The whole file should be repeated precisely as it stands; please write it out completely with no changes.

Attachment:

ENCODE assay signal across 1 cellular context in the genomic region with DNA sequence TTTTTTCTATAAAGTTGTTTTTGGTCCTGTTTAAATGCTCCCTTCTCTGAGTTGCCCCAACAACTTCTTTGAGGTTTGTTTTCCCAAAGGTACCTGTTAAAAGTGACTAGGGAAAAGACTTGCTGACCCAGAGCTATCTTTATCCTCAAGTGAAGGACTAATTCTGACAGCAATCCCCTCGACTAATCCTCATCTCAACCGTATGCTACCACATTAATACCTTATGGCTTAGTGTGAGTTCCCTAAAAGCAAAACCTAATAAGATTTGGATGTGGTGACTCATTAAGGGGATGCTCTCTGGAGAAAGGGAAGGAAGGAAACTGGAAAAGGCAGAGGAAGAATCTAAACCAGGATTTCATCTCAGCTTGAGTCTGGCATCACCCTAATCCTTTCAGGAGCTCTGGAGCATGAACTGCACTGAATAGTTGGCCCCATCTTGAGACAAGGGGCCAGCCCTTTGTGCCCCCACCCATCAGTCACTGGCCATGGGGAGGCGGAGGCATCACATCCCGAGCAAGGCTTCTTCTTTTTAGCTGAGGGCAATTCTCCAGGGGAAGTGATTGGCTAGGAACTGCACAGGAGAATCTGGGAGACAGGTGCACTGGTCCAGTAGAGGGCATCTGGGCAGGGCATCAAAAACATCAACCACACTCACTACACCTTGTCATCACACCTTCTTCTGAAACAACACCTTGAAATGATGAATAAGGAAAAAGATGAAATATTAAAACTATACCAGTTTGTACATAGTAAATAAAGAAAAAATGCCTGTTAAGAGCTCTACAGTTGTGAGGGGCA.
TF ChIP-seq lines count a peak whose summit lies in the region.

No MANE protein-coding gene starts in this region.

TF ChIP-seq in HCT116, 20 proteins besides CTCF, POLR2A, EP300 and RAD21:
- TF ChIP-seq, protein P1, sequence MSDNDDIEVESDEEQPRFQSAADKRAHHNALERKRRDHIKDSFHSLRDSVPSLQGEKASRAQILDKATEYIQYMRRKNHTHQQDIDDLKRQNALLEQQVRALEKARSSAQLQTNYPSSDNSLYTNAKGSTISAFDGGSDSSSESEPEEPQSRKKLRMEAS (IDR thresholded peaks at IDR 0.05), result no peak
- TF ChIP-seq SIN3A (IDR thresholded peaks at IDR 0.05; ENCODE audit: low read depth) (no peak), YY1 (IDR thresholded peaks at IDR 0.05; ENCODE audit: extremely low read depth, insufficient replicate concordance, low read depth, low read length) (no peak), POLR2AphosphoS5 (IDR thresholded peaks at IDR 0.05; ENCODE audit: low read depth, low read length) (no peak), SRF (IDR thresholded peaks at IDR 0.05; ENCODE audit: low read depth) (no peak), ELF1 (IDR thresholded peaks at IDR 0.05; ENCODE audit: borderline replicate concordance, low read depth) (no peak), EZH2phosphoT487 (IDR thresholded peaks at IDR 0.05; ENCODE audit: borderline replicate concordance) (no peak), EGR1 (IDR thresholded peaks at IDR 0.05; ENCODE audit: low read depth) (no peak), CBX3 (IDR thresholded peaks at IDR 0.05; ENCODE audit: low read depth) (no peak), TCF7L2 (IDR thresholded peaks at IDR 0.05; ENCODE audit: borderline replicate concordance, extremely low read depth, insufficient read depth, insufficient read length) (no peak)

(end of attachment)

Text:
ENCODE assay signal across 1 cellular context in the genomic region with DNA sequence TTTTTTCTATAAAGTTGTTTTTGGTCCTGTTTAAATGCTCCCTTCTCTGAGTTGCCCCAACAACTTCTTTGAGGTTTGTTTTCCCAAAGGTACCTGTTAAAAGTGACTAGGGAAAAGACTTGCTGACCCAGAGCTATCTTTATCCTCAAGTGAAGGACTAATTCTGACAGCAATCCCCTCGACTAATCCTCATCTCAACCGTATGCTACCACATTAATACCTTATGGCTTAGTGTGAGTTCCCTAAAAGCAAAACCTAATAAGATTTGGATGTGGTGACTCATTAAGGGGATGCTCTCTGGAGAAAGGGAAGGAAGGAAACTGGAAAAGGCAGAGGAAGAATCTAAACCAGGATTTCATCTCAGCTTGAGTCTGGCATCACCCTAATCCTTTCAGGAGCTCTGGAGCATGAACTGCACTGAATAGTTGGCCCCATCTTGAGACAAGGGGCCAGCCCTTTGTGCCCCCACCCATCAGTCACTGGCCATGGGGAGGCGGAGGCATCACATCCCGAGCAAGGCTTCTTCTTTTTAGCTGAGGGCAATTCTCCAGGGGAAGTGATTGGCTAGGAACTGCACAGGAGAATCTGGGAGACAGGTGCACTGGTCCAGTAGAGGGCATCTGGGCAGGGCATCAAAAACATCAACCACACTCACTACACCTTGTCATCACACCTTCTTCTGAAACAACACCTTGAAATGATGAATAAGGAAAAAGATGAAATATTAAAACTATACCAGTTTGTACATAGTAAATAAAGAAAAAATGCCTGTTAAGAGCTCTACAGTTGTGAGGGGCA.
TF ChIP-seq lines count a peak whose summit lies in the region.

No MANE protein-coding gene starts in this region.

TF ChIP-seq in HCT116, 20 proteins besides CTCF, POLR2A, EP300 and RAD21:
- TF ChIP-seq, protein P1, sequence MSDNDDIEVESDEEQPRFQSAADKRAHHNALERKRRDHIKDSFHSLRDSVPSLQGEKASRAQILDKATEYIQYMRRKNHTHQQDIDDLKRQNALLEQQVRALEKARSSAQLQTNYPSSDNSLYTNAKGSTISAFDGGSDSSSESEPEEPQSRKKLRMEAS (IDR thresholded peaks at IDR 0.05), result no peak
- TF ChIP-seq SIN3A (IDR thresholded peaks at IDR 0.05; ENCODE audit: low read depth) (no peak), YY1 (IDR thresholded peaks at IDR 0.05; ENCODE audit: extremely low read depth, insufficient replicate concordance, low read depth, low read length) (no peak), POLR2AphosphoS5 (IDR thresholded peaks at IDR 0.05; ENCODE audit: low read depth, low read length) (no peak), SRF (IDR thresholded peaks at IDR 0.05; ENCODE audit: low read depth) (no peak), ELF1 (IDR thresholded peaks at IDR 0.05; ENCODE audit: borderline replicate concordance, low read depth) (no peak), EZH2phosphoT487 (IDR thresholded peaks at IDR 0.05; ENCODE audit: borderline replicate concordance) (no peak), EGR1 (IDR thresholded peaks at IDR 0.05; ENCODE audit: low read depth) (no peak), CBX3 (IDR thresholded peaks at IDR 0.05; ENCODE audit: low read depth) (no peak), TCF7L2 (IDR thresholded peaks at IDR 0.05; ENCODE audit: borderline replicate concordance, extremely low read depth, insufficient read depth, insufficient read length) (no peak)